1. A multiple choice test has 12 questions with each question having 3 choices for its
answer. The test maker randomly numbers the three choices A, B, and C.
(a) What is the probability that the correct answer for all 12 questions is choice A (i.e., the
correct answers are A,A,A,A,A,A,A,A,A,A,A,A)?
(b) What is the probability that choice B is never the correct answer for the test?
(c) What is the probability that the correct test answers are (in the exact order):
A,B,C,A,B,C,A,B,C,A,B,C?
(d) If the test taker guesses randomly on each question, what is the probability that s/he will get
0% on this test?

2. For a computer system to function correctly, its three main components (HW, SW,
and user/operator) must each function correctly. The probability that each component works
correctly is:

Component / Probability that it works correctly
Hardware / 0.99999
Software / 0.9999
User/Operator (human) / 0.99
Assume that these 3 components work/fail (statistically) independently of each other.
(a) What is the probability that this computer system will work correctly?
(b) What is the probability that one or more of the computer system components will fail?
(c) Criticize our assumption that the hardware and software components fail independently of
each other.

Do you have a specific problem or do you just want someone to do your homework for you?
I don't mean to be rude but I think it would be better if you submitted your answers and asked for people to give you feed back.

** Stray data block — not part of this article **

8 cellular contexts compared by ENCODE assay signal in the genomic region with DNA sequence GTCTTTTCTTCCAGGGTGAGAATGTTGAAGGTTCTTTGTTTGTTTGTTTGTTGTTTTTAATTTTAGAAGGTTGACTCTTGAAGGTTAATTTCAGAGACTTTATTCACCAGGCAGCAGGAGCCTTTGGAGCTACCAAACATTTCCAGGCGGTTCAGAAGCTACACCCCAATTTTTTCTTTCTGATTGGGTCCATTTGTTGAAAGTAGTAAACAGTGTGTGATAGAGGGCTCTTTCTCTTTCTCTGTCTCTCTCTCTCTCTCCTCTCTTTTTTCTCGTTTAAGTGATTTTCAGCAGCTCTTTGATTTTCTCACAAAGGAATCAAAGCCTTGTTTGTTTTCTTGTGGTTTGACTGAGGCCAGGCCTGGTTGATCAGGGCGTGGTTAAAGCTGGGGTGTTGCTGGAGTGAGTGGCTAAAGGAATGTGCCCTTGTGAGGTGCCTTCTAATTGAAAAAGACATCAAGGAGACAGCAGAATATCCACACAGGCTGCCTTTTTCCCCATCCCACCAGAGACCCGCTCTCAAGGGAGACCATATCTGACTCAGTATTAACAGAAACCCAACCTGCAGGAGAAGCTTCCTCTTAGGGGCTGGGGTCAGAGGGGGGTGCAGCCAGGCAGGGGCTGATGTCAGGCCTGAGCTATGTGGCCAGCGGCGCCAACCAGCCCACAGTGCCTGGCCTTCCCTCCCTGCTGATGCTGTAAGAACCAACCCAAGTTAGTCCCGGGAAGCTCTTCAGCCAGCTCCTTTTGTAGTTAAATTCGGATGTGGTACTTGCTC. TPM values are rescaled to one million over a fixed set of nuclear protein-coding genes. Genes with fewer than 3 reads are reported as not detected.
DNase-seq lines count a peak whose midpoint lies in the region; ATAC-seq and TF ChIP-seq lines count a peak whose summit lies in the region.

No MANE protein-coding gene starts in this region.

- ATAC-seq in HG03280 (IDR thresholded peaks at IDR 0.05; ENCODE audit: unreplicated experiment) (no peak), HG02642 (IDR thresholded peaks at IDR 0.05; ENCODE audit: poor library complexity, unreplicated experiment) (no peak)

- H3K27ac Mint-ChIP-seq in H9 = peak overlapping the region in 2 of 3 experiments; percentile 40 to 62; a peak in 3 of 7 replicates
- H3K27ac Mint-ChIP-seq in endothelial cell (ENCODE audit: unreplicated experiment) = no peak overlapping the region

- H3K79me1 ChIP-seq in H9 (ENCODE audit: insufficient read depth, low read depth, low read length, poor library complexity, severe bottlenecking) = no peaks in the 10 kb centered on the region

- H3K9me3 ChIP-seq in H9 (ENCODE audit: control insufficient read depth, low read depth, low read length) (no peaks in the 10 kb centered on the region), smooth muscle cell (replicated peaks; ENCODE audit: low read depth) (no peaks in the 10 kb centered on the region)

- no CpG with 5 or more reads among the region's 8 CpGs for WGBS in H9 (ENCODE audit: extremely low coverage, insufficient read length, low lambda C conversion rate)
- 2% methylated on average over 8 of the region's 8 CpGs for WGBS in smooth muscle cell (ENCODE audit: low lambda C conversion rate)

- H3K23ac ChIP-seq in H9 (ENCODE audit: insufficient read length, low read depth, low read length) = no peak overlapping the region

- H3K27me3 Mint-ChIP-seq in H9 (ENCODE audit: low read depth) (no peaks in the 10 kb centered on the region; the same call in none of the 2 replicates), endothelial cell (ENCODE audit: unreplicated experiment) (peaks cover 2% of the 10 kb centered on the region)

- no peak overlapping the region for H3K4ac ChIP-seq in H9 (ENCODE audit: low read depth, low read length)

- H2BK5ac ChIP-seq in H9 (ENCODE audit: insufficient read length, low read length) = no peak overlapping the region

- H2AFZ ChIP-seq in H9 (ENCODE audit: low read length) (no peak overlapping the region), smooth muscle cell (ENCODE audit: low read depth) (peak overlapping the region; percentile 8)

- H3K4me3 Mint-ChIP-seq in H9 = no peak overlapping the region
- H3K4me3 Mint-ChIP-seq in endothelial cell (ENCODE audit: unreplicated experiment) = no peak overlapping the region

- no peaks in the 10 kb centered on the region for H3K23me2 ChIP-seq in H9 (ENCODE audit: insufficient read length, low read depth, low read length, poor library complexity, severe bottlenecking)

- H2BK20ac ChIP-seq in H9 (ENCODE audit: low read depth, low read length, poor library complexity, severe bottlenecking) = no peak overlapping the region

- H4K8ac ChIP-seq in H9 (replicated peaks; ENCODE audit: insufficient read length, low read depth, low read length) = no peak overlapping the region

I'll answer the first one, just to get you started.
A) (1/3)^12

Hints: For problem 1, if you look only at a single question of the 12-question test, the probability that question will have "A" as an answer is 1/3 since there are three choices. The probability that the answer is "B" or "C" is 1/3 for each, as well, for the same reason. So, the probability that question 1 has answer "A" is 1/3 (we just established that). That means on average, if the test were printed over and over again, and the answers were randomly reordered after each printing, one out of every three tests printed would have "A" as the answer to problem 1. So, what is the probability that problem 2 has "A" for an answer? It is 1/3. So, if you were to look at only tests where "A" is the answer for problem 1, 1/3 of them would have "A" as the answer for problem 2. So, 1/3 of 1/3 is the number of tests where the answers for both problem 1 and problem 2 is "A". That means you multiply the probabilities. This gets you the answer to (a) that Melody2 offered.

Also for problem 1: parts (a) and (c) are similar and parts (b) and (d) are similar. To solve them, you should use the same logic (in other words, (a) and (c) have the same answer and (b) and (d) have the same answer)

For problem 2: If the computer system works correctly, that means that the hardware works correctly AND the software works correctly AND the user performs his/her job correctly. Use what you know about probabilities that are statistically independent. For part (c), during a hardware malfunction, what do you think the probability that the software will continue working will be? If the software malfunctions, what do you think the probability that the user will be able to use the software correctly will be? If these were truly statistically independent, the answers should be 0.9999 and 0.99 respectively. But, that seems highly unlikely to me.